Dado the Day Away

Is there anything better than a day in the shop spent cutting joinery? Not many things that's for sure. That's what I got some time at doing in the shop. Not the fancy "Look at me" joinery like dovetails and drawborn mortise and tenons, but the standard bread and butter joinery. Rabbet joints and Dado joints, the behind the scene heroes that really make a piece work well and hold it together for the long term.

I think what I like about cutting these joints by hand is how some modern woodworking product makers would like you to think that this work is unnecessary. Don't cut a dado for that shelf, clamp it in place with our special high carbon steel, cryogenicaly treated three way clamp, drill it with our laser guided, heat seeking, over calibrated pocket hole guide, and secure it with these special screws, the ones you can only buy from us.

Now don't get me wrong, I do own a small pocket hole jig, and there are times when it is the right choice for joinery. I have seen some antique, heirloom pieces of furniture where pocket holes were used effectively. But if you take the product material you get with your Kreg jig at it's word you'd believe it's your one stop for connecting wood of all kinds. Build yourself a whole kitchen worth of cabinets with a mountain of plywood, a table saw, and a Kreg pocket hole jig. So easy my 8 year old can do it!

Seriously, real furniture screams for real joinery, and even though this is a simple shelf to hang on the wall in my shop, there is no reason I see to skimp and scrape on things that I feel are, so elementary, so basic to quality woodworking.

There are a lot a ways to go about cutting this kind of joinery, it should come as no surprise that I prefer to cut mine by hand.
A simple rabbet plane is such a straight forward way to cut the rabbets. For the sides of the case, which are to be dovetailed I cut them as stopped rabbets, leaving the end 3/4" intact. Simply done I use the plane to remove the majority of the waste in the center and finish the clean up to the ends with a chisel.

The stock for the top and bottom of the cabinet is much simpler to cut.

Now it was time to lay out and cut the dadoes, five stopped dadoes per side, ten in all. This is how I go about doing these.
It starts with careful layout according to calculations and plan I've drawn up in my sketchbook. Using my folding rule and making small pencil marks to set the space for the shelves.
A try-square and a marking knife follow connecting the small marks into the full layout. I planned these as stopped dadoes so I used a pin marking gauge to mark the ending line an inch from the edge. For the purposes of taking pictures for here on the blog I then go back and darken in the marked lines with pencil.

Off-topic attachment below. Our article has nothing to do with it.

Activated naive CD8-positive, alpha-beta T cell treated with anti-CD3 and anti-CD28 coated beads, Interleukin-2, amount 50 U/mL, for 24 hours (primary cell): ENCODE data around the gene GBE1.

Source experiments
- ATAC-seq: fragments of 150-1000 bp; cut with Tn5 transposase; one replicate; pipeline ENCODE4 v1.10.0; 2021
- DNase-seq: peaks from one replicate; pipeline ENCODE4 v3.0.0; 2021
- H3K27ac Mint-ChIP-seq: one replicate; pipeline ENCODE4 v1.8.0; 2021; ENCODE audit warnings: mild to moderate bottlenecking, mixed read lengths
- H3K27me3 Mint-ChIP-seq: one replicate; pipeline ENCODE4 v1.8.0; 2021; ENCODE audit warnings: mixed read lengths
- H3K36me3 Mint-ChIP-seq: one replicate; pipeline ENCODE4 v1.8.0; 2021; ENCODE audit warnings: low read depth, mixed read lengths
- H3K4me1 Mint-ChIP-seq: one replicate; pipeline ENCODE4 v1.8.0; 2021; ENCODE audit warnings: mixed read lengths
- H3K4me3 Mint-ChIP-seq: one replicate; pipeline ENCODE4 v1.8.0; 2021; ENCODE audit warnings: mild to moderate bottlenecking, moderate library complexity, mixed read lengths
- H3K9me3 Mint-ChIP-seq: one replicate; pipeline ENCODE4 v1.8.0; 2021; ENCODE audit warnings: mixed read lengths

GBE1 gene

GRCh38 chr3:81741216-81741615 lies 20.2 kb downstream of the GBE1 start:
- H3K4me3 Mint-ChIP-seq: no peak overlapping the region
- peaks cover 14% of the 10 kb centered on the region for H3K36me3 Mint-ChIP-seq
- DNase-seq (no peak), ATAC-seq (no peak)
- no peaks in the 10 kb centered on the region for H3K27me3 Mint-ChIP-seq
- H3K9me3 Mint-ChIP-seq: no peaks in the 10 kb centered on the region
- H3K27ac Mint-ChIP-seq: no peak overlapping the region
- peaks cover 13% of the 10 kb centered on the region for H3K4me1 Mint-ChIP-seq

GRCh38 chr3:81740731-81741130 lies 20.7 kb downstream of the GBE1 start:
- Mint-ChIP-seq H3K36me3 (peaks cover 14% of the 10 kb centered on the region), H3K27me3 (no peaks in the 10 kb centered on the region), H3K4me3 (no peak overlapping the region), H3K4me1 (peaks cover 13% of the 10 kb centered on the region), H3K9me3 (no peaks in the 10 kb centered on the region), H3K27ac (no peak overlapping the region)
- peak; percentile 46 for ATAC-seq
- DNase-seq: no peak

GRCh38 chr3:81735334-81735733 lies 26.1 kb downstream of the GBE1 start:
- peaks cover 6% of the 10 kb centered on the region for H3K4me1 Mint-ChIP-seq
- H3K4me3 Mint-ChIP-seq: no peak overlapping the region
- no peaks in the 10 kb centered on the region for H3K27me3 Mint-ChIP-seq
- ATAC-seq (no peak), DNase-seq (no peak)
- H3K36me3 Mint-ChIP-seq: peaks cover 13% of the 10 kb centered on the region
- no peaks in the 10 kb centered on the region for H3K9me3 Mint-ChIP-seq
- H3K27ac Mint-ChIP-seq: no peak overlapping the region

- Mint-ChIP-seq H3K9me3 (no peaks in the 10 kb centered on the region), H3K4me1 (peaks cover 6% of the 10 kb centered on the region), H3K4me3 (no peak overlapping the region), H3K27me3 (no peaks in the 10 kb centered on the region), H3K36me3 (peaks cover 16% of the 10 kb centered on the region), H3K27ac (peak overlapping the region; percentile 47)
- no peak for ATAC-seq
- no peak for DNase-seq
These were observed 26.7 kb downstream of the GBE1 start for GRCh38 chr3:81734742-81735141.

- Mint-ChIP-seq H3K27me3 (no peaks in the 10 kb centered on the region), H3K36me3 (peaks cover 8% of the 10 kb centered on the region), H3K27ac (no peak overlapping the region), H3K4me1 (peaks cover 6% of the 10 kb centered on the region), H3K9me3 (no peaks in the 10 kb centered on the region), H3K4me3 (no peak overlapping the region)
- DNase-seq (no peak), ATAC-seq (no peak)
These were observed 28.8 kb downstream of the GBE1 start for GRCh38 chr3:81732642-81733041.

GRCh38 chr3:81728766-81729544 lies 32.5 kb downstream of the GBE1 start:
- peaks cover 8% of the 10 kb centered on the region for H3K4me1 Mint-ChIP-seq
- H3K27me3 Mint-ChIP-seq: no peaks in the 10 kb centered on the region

I then attack with saws. I start the line with a light cut with my dovetail saw. The reason is that it makes it easier to start the stair saw into the cut and then easier to keep the saw straight. The blade of the saw is 3/8" deep and so all I have to do is cut until it bottoms out. Admittedly cutting to a stopped dado is more difficult that just following the cut all the way across the stock, but this is a truth no matter what method you chose to use. 
I then chunk up the waste in between the cuts with some chisel work.
Then using the same chisel I chip out the waste, I am not trying to make a clean bottom or smooth cuts, I am trying to remove as much of the material as possible as quickly as possible. The clean up comes next.
I then grab for my router plane, I have it set to the full 3/8" depth of the dado cut and I use that to clean up and even out the bottom of the excavation. Sometimes this is a process of moving back and forth between the chisels to remove a higher point and the router plane to set the depth consistent.
I then use a wider chisel to clean up the sides of the cut. I do work hard to keep the joint cut within the tolerances originally laid out. This is where I work to make the joint "pretty" I'm not worried about perfection on a joint like this, I am worried about accuracy and functionality and this is where I finish that part of the process.
After cutting for both sides I lined them up one on top the other to check my layout to triple check that I had gotten it right.

Just a quick work about speed when it comes to handwork. I took my time working on the first side, taking lots of pictures and trying to set myself up for this post. But when it came time to cut the second set on the other side I decided to time myself and see just how fast I could pull it off. With the layout already done I cut five stopped dadoes in around 18 1/2 minutes total. Now at first you may think that seems like a good amount of time compared to what one could do with a router or dado blade on the table saw. But the stop and think about it.

Add in the time it takes to set up any jigs, sliding table, sacrificial fence, parallel clamps. Don't forget the time it takes to do the test cuts, measure, reset the jig and repeat the test cut. Take the cut in steps. Then because it's a stopped dado, still have to grab that lowly chisel and square the ends of the cut, or round over the ends of the shelf stock that is to fit in the joint later.

In the end, I figure it's a wash really, I don't claim my method is faster, I just stand by the idea that working by hand can be every bit as efficient and quick as working with electron. I keep and use power tools too, I just don't believe they are always the answer and for me, when I used to work almost exclusively by electron, I used to hate how almost every operation needed a different jig, and sometimes it seemed like I spent nearly as much time building jigs as I did building furniture. If you ask me I'd rather build furniture.



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